TreeHouse adjusts to changing consumer landscape
Sept. 5, 2013
by Eric Schroeder
BOSTON — TreeHouse Foods, Inc. is locked in on expanding through innovation and improving its internal operations efficiency, said Dennis Riordan, executive vice-president and chief financial officer. Mr. Riordan spoke at the Barclays Back-to-School Conference Sept. 4 in Boston.
On the innovation front, the company’s single-serve coffee program stands out as a success, Mr. Riordan said. The business has benefitted not only from new coffee flavors and profiles, but also from the introduction of teas and other hot drinks.
“Some people don’t know that we’ve actually for about two years have been making a variety of hot drinks in a single-serve format that works in Keurig machines,” he said. “And last year we added filtered products. But we see a great opportunity for expansion in this very fast-growing category as well, and it will be a key focus of ours in the future.”
TreeHouse also has looked to stay atop the shift from powdered beverages to liquid beverage enhancers.
“We are ready to respond,” he said. “We have new products in the marketplace, and I think you are going to see a real push next year as we expand our platform of beverages to include a variety of liquid beverage enhancers as well.”
In addition to new products and categories, TreeHouse is innovating in packaging, Mr. Riordan said.
“The world has seen some shifting,” he explained. “I think the traditional canned soup you are going to see more and more retort, which allows you to have a fresher, better tasting product than the can, maybe a little less shelf life, but we think ultimately a better product. And we will continue to look at package sizes so that we can respond to some of that changing retail landscape.”
TreeHouse also wants to achieve greater operational efficiency. Mr. Riordan said approximately 13% of TreeHouse’s customers represent about 82% of its volume and about 86% of its margin dollars. But the company is only spending about 55% of its R.&D. efforts on those larger customers.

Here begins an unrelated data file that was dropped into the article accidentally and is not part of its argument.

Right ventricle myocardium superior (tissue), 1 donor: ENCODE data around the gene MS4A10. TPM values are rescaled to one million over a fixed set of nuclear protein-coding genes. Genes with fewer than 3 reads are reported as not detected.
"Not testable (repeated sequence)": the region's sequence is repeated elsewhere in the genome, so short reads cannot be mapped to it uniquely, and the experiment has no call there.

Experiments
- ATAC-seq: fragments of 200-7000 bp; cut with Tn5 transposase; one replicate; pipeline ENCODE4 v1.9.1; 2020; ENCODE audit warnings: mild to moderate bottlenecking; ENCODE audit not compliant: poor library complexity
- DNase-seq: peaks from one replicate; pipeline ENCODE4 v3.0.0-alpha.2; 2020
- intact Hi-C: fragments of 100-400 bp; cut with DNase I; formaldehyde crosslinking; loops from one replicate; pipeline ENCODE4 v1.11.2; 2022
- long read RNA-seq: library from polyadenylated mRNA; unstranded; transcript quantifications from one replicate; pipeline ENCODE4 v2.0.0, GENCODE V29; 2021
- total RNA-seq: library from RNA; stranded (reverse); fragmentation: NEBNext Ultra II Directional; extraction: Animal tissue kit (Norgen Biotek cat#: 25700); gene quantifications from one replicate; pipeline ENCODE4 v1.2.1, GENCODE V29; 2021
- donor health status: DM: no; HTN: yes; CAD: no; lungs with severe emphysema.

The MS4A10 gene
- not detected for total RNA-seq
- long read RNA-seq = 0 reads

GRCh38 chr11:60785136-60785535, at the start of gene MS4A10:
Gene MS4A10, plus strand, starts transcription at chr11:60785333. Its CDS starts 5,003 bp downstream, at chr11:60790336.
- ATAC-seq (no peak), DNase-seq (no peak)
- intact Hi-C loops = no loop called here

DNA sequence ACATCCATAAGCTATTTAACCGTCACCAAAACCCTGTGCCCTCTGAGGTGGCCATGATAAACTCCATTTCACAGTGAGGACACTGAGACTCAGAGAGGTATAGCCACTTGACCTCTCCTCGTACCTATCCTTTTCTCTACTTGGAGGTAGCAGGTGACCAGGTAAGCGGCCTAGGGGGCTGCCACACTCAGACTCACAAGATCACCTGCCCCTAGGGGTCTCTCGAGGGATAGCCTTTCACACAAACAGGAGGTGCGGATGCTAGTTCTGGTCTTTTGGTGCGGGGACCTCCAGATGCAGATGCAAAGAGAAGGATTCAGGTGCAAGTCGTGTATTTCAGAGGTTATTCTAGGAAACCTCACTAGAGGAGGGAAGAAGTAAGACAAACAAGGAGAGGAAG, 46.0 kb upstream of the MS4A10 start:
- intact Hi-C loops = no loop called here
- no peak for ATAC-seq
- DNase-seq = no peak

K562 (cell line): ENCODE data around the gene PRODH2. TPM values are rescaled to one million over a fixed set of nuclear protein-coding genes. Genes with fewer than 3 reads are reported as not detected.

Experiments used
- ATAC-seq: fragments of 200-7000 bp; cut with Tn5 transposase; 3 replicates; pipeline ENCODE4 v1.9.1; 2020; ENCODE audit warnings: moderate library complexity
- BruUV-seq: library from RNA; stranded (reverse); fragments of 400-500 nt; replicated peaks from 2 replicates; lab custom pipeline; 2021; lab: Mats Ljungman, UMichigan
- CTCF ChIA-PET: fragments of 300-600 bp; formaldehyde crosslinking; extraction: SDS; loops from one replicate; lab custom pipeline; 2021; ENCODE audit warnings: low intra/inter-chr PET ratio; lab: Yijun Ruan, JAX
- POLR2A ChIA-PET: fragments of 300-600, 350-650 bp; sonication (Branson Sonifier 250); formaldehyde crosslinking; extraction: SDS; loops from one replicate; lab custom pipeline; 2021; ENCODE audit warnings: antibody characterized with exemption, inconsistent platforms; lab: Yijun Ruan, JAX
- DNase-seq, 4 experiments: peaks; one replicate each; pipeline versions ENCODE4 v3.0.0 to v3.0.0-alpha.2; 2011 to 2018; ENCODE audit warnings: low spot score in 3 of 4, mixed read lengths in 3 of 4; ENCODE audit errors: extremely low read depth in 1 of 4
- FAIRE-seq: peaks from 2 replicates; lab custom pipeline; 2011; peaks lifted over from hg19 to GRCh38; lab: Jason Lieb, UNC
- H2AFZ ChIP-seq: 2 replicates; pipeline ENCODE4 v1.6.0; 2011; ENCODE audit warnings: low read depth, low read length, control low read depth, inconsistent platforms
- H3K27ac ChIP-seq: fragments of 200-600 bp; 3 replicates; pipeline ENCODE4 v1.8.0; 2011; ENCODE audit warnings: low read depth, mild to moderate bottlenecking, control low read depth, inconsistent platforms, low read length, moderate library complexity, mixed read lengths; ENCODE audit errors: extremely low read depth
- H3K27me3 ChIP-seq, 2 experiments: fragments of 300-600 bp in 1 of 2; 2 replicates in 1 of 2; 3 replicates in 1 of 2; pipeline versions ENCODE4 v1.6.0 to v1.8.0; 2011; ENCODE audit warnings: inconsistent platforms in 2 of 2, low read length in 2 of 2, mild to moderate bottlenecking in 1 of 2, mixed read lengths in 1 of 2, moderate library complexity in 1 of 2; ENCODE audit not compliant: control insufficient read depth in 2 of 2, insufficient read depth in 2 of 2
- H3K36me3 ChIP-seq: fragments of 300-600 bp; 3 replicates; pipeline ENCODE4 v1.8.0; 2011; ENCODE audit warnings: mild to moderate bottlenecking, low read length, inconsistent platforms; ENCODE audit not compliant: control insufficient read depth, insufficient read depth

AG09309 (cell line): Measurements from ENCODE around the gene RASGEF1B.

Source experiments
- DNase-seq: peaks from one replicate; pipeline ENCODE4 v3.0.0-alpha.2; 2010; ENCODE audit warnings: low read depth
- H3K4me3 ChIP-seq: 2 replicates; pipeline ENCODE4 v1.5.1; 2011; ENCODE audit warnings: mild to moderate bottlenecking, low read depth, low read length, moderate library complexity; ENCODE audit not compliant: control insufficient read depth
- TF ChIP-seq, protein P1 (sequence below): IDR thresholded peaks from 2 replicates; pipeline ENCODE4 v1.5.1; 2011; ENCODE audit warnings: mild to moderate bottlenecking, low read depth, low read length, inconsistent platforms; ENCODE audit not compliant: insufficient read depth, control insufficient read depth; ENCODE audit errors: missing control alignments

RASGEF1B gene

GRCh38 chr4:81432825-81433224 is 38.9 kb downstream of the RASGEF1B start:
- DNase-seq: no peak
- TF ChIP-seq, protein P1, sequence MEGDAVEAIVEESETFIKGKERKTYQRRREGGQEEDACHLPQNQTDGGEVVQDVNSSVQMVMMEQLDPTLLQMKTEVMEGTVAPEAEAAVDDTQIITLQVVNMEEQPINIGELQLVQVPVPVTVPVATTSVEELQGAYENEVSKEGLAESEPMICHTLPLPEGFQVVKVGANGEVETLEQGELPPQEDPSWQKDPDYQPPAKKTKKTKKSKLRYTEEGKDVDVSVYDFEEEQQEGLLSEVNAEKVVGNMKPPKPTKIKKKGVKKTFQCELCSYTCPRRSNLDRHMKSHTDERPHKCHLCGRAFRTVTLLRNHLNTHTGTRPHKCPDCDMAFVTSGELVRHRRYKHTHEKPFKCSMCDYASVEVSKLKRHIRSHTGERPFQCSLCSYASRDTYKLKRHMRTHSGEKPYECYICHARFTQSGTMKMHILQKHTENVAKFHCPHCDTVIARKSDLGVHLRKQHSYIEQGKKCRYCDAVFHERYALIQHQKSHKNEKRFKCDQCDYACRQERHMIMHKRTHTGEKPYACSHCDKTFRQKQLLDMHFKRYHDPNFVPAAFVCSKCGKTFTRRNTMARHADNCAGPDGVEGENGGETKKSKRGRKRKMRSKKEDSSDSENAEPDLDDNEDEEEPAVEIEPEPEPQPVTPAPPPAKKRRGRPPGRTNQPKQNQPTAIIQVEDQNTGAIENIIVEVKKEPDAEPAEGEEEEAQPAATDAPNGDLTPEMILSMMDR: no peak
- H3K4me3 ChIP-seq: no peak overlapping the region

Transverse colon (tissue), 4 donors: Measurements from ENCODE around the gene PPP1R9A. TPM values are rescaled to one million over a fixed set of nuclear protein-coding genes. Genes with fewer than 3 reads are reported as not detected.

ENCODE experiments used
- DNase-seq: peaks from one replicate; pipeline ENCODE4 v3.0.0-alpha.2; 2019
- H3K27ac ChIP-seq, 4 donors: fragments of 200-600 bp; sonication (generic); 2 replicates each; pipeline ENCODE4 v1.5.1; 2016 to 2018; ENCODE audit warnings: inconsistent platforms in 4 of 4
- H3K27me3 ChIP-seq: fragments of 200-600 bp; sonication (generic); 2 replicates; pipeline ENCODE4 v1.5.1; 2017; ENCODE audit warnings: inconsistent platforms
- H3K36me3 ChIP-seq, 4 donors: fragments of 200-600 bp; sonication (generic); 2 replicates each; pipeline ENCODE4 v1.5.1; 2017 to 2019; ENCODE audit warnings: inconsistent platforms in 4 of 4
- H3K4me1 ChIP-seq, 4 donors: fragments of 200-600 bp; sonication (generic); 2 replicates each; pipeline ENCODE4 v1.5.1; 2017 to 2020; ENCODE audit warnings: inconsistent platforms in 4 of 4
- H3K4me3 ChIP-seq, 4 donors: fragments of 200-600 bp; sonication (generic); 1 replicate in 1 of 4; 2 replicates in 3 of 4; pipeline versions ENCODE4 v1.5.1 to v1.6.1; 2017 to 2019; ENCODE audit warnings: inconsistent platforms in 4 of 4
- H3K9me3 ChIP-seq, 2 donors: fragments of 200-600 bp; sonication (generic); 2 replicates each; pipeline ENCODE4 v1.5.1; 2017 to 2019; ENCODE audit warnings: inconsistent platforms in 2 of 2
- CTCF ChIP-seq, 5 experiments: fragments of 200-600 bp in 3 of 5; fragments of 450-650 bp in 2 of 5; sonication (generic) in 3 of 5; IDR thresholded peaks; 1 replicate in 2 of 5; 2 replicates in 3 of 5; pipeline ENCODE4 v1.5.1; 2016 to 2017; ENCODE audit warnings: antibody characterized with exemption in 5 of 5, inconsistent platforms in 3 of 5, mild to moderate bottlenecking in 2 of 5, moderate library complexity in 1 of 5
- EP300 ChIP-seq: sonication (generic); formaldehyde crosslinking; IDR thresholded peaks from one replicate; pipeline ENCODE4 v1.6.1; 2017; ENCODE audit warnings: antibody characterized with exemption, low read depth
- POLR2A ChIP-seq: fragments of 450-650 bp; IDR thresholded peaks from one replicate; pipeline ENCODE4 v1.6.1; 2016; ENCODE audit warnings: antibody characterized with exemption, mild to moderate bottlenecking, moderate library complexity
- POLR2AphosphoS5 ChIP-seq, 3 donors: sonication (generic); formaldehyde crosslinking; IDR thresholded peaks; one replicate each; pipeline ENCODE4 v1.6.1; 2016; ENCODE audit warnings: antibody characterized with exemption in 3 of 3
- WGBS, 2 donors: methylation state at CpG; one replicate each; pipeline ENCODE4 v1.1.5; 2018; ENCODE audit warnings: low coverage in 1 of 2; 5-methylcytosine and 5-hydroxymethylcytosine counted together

“(This) gives you the sense that we’ve got a lot of smaller customers that are taking up a lot of our time but aren’t necessarily driving the value proposition we need to get from them,” he said. “So we will continue to look at our customer base to see how we can best focus our efforts and best get the return shifting resources into that 13% to 20% that really represents the bulk of the volume to get the maximum return.”
Shifting from its customer base to its product base, Mr. Riordan said TreeHouse is witnessing similar dynamics. Currently, the company has about 11,500 stock-keeping units, and about 80% of TreeHouse’s margin and 89% of its volume comes from about 3,500 s.k.u.s. Digging deeper, about 91% of the company’s margin and 97% of volume comes from about 6,500 s.k.u.s, he said.
“So roughly about half of the s.k.u. count of 11,500 is about 97% of our volume, or maybe better said, only 3% of our volume comes from half our s.k.u.s,” Mr. Riordan said. “And so as we look at our business, not only are we seeing the customer details and how we could better focus on a customer base, but as we look at the s.k.u.s and the operational complexity of private label, we are getting a better handle on exactly what s.k.u.s drive the volume and where we need to focus our business in order to maximize the value opportunity.”